• To ride it class I, you must have a driving license with AM authorization.
  • A driving license is not required for it in class II but you must have a driver’s license.
  • An exception is if you have reached the age of 15 before October 1, 2009, then no special authorization is required to drive the vehicle.
  • If you have a driving license for a car (authorization B), you can also drive it.

5. Buying a used one

Source: ridetofood.com

Before you pay for a used one, however, there are a lot of things that are important to check.

  • Find out if it has been stolen or not. A good way to check this is to look for the frame number on it. Then compare that number with its registration paper. If the number is correct, you can buy with a clear conscience.
  • Check it’s condition, you can do this best by testing, something you should always do before buying. During a test drive, you will probably notice if there are any problems with the engine, for example, if it chops, and that the brakes work properly. It can also be a good idea to accelerate to maximum speed. If it has not been tuned or tampered with, it should not be able to go faster than 50 kilometers per hour, possibly 55 kilometers per hour. Admittedly, you can buy a tuned moped if you want, but the risk is then that it has been driven harder and more carelessly, and you can never be sure of exactly what has changed in the engine. Thus, the insurance may not cover it.
  • Carefully inspect it when it is stationary. Then you can, for example, check that the tires still have sufficiently deep patterns and that the paint looks nice. Deficiencies in any of these points are a good reason to bring the price down slightly as it may involve an extra cost for you.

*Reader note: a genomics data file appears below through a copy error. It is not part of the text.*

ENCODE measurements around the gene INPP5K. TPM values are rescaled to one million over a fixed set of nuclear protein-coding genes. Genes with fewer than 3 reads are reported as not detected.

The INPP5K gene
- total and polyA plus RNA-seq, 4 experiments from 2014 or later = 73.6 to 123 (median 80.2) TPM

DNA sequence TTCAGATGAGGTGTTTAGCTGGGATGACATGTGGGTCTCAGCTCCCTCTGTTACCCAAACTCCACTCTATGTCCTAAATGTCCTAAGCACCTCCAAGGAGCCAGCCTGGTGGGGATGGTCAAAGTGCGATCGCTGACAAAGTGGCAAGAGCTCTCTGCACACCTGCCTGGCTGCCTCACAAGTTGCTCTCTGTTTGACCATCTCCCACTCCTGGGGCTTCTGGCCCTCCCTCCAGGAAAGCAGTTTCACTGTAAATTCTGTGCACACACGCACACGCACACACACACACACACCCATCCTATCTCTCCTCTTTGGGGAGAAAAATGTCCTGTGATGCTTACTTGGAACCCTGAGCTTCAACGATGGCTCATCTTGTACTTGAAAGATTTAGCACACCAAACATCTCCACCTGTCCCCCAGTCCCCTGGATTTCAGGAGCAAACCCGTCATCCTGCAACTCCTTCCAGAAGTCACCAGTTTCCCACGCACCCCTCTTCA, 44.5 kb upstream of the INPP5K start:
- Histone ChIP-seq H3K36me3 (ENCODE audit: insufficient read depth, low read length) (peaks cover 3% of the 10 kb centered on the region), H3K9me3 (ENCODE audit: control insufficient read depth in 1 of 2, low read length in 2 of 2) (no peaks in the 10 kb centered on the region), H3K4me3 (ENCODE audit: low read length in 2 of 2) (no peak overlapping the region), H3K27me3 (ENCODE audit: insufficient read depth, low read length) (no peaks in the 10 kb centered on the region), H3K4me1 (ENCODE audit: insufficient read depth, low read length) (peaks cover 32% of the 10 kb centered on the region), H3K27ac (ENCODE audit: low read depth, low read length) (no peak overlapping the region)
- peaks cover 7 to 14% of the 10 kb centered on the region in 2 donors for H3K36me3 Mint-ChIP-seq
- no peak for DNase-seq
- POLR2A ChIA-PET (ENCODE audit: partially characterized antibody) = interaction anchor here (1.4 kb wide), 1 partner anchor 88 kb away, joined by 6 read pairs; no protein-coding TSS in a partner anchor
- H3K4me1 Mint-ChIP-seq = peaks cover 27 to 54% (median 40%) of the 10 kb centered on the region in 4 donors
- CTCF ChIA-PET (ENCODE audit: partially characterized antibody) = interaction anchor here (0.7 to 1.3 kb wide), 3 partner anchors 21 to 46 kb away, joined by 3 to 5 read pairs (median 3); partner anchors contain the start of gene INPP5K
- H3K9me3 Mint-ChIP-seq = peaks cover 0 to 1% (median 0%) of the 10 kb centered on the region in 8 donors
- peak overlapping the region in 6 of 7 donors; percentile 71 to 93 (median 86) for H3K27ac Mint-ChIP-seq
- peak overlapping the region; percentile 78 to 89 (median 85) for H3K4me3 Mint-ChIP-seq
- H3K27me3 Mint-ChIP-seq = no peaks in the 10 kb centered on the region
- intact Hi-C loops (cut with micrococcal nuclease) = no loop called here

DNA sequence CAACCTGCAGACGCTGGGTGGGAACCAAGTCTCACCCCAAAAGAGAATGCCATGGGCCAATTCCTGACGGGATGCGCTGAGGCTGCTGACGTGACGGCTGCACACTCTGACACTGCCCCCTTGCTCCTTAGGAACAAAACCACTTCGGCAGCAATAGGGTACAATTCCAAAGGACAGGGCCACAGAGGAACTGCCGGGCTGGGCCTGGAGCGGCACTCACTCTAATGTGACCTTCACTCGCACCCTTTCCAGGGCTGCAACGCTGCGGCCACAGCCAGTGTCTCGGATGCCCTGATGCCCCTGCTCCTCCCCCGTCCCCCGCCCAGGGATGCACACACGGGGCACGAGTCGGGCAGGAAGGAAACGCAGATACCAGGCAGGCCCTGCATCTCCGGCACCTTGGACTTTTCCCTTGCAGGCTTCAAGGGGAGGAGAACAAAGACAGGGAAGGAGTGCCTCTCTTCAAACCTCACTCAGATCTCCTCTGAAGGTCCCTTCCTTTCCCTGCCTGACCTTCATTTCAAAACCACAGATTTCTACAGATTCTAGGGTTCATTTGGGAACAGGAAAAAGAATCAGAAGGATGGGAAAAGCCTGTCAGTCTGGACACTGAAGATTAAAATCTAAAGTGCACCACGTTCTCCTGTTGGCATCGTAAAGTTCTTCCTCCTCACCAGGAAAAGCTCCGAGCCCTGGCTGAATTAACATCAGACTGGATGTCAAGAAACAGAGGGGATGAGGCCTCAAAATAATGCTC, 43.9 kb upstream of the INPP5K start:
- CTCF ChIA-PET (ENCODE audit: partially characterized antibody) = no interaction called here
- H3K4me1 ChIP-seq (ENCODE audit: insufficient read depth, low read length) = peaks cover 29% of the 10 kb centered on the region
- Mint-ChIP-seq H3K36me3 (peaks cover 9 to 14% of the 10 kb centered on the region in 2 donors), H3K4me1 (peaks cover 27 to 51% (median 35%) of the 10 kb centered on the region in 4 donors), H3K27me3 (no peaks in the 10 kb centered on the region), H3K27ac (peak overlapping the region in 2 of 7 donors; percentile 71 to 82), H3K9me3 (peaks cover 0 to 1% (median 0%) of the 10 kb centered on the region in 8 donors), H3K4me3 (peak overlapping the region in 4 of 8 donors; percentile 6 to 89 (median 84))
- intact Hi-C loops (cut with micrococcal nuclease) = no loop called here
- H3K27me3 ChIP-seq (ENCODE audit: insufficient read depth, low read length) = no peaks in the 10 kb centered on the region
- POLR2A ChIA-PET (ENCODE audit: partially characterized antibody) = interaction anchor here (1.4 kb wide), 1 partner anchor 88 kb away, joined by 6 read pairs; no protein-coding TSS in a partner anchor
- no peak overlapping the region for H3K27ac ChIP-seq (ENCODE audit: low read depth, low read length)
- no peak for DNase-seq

• Check how far it has gone and how many owners it has had, as it also affects the value.

6. Be careful with these when buying a moped

Source: topspeed.com
  • If you don’t have a registration number. Make sure that the moped you buy has a type certificate.
  • Never buy a tuned one. These are clearly overrepresented in severe accidents. In addition, neither insurance nor guarantees apply.

7. Where are mopeds allowed to ride?

These have an engine of up to 50cc and a maximum speed of 50 km/h. For this reason, the law determines that they must be driven on the right of the tread, preferably in the center of the lane.

The movement of mopeds is prohibited on fast-moving lanes. Nor can they ride on bike paths or on sidewalks. The law does not allow traveling at speeds less than half the maximum speed of the road, with this, it cannot run on highways whose limits are 100 or 120 km/h.

8. Insurance

Source: bikerrated.com

Regardless of which moped you choose, you must have insurance for it to be able to drive it at all. The most important thing that you should have is motor insurance. It does not replace anything on it but mainly covers damage to your fellow road users and their property, for example, if you drive a car. Your traffic insurance also provides compensation to you and your passengers if you are injured in a traffic accident.

The most common and best is still to choose either full or half insurance. Semi-insurance includes, in addition to traffic insurance, protection in the event of fire, theft, and glass damage as well as crisis insurance, salvage, and legal protection. The full insurance also covers damage to the moped itself as a result of, for example, a traffic accident, if you fall over or damage.